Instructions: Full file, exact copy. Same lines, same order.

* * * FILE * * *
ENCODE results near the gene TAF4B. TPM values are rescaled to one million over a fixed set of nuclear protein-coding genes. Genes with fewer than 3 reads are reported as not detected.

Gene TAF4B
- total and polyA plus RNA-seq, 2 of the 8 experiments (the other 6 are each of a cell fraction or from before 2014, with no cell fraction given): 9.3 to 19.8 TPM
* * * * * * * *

ENCODE results near the gene TAF4B. TPM values are rescaled to one million over a fixed set of nuclear protein-coding genes. Genes with fewer than 3 reads are reported as not detected.

Gene TAF4B
- total and polyA plus RNA-seq, 2 of the 8 experiments (the other 6 are each of a cell fraction or from before 2014, with no cell fraction given): 9.3 to 19.8 TPM